Eddie Robinson Is One Up on The Bear
In explaining the reason he turned first to the sports section of the newspaper, former Chief Justice Earl Warren once said: “The sports page records people’s accomplishments; the front page nothing but man’s failure.”
If he were reading the sports section today, he no doubt would be disturbed to find stories of drug trials in Pittsburgh, point-shaving indictments in New Orleans and college football scandals at SMU and TCU, church schools.
But today, sports sections throughout the country will tell the story of a former Louisiana sharecropper’s son who rode buses through the Deep South on the road to history.
At the Cotton Bowl Saturday night, Grambling State’s Eddie Robinson won for the 324th time, giving him more victories than any other man who has ever coached college football.
The final score was Grambling 27, Prairie View A&M; 7. But even though Robinson, 66, insisted all week that the game was the thing, it will be nothing more than a footnote in his remarkable career, which is in its 44th year and counting.
The final play of the game was an interception by Grambling’s Robert Goins in the end zone, but Robinson did not see it, having already been swallowed by a mob of well-wishers.
President Reagan was expected to send his congratulations by telephone, but he sent his regrets because of the lateness of the hour and promised to call this morning.
Louisiana Gov. Edwin Edwards called, proclaiming Saturday “Eddie Robinson Day” in the state. As it was almost 11 p.m., it was more like “The Eddie Robinson Hour.” But Robinson had no complaints.
With his wife clutching his left arm and a state trooper the right, Robinson’s first thoughts after the game were for his players. He apologized for becoming the center of attention.
“I’m glad it’s over, so we can get down to our team goals,” he said. “It’s been pretty hard to do that. I told them how sorry I am. I’ve been late more this year than I have been in the last 43 years. I think they understand that.
“This whole thing is Grambling. Whatever the record is, it belongs to Grambling.”
Someone held up a T-shirt that read: “324. I Was There. Oct. 1985.”
There was not an exact date. They were taking no chances.
“That’s not the record,” Robinson said. “Forty-four years at the same school, one job and one wife, that’s the record.”
The only discouraging words heard were from those who contend Robinson’s victories do not belong in the same record book as those of Bear Bryant, who retired in 1982 with 323.
Bryant’s victories came in college football’s high-rent district, Division I-A, Robinson’s along the country roads of Division I-AA, where his teams have a 324-106-15 record. But Robinson does not apologize. In the lexicon of a football coach, he took what they gave him.
“When I was growing up in Louisiana, they told me where to go to elementary school, where to go to junior high, where to go to high school and where to go to college. When I went into coaching, they told me who to play.”
There was no trace of bitterness in his words. It was the voice of a man who has seen it all, from 1941, when Grambling was known as Louisiana Negro Normal and Industrial Institute, and he, for $63.75 a month, taped the players before the game, coached, directed the drill team at halftime and wrote the local newspaper’s game story, to 1985, when he is welcome at the White House.
“It’s an American record,” Robinson said. “It’s not a black record. It wasn’t a white record. It’s American football. That’s the way you have to see it. That’s the way I explain it to the team.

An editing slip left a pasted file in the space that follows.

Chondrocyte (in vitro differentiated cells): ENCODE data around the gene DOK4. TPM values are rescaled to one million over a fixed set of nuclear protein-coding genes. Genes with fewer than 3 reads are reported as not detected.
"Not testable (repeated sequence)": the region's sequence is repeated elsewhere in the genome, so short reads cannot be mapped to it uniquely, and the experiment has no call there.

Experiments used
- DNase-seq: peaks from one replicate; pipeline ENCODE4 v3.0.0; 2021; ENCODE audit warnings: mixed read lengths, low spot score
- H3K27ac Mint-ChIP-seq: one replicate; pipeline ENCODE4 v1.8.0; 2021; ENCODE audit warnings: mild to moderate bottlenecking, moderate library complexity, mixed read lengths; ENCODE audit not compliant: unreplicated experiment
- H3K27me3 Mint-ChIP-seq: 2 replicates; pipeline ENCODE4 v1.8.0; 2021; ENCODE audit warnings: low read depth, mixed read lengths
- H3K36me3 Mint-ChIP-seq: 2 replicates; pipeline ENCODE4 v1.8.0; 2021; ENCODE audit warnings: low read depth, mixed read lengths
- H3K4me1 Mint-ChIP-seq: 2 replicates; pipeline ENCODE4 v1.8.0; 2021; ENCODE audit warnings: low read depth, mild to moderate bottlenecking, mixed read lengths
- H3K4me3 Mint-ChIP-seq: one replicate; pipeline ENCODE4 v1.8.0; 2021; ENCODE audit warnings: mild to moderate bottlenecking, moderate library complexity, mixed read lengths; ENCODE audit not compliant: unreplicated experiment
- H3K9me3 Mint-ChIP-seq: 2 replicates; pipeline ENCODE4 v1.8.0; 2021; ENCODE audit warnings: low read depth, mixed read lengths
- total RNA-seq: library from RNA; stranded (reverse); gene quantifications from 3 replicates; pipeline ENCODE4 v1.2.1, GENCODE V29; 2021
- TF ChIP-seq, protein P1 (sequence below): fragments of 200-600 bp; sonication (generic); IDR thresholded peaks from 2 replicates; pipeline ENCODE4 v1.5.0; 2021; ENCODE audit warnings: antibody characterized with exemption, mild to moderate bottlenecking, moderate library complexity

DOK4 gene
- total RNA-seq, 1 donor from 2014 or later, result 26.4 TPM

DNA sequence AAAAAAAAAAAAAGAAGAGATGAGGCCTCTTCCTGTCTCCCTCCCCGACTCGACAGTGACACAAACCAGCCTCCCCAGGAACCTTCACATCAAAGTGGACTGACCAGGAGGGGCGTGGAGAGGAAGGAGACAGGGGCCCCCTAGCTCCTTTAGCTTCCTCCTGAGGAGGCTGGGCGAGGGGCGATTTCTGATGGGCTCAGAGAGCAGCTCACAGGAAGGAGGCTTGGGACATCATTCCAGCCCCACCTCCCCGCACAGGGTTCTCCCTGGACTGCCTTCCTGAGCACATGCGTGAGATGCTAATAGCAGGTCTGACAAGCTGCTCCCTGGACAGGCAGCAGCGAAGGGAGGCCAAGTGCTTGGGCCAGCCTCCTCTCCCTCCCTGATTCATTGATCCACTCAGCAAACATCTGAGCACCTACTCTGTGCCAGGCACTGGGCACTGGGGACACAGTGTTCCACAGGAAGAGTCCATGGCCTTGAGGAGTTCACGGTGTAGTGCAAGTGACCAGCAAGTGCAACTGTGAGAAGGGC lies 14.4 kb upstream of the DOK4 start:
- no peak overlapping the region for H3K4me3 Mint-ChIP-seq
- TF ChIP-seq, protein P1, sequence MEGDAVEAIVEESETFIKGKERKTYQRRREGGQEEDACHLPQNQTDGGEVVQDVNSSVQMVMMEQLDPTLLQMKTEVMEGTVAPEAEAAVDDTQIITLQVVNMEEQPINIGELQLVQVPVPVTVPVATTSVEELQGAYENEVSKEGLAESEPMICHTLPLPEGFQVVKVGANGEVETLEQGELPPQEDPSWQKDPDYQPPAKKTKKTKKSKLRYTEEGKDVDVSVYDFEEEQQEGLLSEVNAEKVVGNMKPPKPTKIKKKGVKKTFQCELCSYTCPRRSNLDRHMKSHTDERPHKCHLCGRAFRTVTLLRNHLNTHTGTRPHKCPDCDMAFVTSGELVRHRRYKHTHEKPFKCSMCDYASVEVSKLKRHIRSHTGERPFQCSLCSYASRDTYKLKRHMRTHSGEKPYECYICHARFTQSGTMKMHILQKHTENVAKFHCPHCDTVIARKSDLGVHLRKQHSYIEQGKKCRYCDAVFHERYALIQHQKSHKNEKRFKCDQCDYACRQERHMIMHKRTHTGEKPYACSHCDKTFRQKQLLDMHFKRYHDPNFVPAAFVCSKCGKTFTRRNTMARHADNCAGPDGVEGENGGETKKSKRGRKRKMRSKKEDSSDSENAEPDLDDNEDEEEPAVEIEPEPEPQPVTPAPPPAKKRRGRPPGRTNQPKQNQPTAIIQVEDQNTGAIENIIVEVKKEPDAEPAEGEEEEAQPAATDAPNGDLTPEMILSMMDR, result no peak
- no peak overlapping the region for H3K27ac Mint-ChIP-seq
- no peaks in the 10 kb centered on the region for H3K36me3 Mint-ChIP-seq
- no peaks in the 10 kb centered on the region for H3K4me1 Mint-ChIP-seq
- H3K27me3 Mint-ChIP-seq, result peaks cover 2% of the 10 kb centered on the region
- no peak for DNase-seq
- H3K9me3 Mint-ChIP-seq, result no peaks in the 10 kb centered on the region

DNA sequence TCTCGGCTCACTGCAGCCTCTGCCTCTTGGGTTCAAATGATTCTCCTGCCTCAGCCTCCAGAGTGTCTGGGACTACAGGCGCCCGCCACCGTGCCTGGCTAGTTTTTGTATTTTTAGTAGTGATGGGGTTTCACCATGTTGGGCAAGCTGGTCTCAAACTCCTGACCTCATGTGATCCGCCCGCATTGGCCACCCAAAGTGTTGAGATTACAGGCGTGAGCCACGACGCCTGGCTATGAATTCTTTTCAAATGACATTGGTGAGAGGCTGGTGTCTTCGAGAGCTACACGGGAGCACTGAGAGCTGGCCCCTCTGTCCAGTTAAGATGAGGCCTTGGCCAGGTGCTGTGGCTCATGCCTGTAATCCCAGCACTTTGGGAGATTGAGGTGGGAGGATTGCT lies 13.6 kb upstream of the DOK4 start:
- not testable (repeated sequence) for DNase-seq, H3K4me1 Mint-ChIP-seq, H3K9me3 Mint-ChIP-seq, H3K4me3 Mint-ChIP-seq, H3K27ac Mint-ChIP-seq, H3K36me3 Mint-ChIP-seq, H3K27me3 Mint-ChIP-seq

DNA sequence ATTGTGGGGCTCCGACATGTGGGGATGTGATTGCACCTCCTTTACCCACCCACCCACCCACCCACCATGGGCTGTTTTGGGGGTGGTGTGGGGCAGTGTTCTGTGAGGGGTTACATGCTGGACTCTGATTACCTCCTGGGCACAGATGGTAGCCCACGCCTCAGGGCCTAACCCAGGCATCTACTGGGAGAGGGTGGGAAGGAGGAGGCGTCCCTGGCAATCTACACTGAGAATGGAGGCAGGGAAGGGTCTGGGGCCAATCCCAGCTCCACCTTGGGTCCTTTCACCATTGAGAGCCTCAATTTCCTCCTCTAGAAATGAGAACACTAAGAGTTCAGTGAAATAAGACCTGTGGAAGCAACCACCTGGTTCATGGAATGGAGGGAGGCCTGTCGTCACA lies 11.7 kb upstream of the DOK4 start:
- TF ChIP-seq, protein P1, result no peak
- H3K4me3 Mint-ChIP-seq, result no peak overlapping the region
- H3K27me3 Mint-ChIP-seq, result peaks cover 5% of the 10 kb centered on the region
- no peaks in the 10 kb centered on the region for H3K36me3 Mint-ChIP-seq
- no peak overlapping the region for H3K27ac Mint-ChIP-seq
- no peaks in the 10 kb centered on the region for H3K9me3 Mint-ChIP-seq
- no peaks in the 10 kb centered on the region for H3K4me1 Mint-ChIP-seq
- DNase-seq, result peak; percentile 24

“I decided in the late ‘50s or early ‘60s it was as much my America as anyone else’s. I pay taxes. I have obligations. I felt better when I made that decision.
“I understand how (black) people will feel proud. But in my heart, I want it to be the same thing it was for Amos Alonzo Stagg, Pop Warner and Bear Bryant. If it isn’t, it’s worthless.”
Robinson has coached more than 200 players who at one time were on professional rosters, including Tank Younger, the first NFL player from a predominantly black college. He coached two members of the Pro Football Hall of Fame, Green Bay defensive end Willie Davis and Raider defensive back Willie Brown. All three were on the sideline Saturday night.
But Robinson said he is not as proud of that as he is of the fact that 95% of his players have earned degrees. Twenty of his players have been on the National Honor Roll, which recognizes exceptional students. Grambling State’s president, Dr. Joseph B. Johnson, is a former player.
“I get to the dorm at 6:15 every morning and ring a bell,” Robinson said. “If you stay in bed, I’ll ring the bell in your ear, and the only way you can get me to stop is if your feet hit the floor.
“I don’t make you go to class, but I make you go to breakfast. There’s a coach at the door to check roll. I figure if you get up to go to breakfast, you’ll figure you might as well go on to class.
“It may be crude, but it works.”
When Robinson was in elementary school in his hometown of Jackson, La., he said his hero was the mailman.
“I looked up to anybody who had a job,” he said.
He has remained unpretentious, even through his 324th victory.
“I’m proud anything I’ve done is accepted as exceptional,” he said. “I’m like the lady who’s a private dancer. When she was asked what music should be played, she said, ‘Any ol’ song will do.’ I’m a football coach. Any ol’ win will do.”
When he had finished speaking to the media, Robinson climbed back onto the bus with his players, and they began the four-hour journey back to Grambling. His post-game celebration would consist of listening to Dave Brubeck on a portable cassette player.
“We’ve got to get home,” Robinson said. “We’ve got Tennessee State next week.”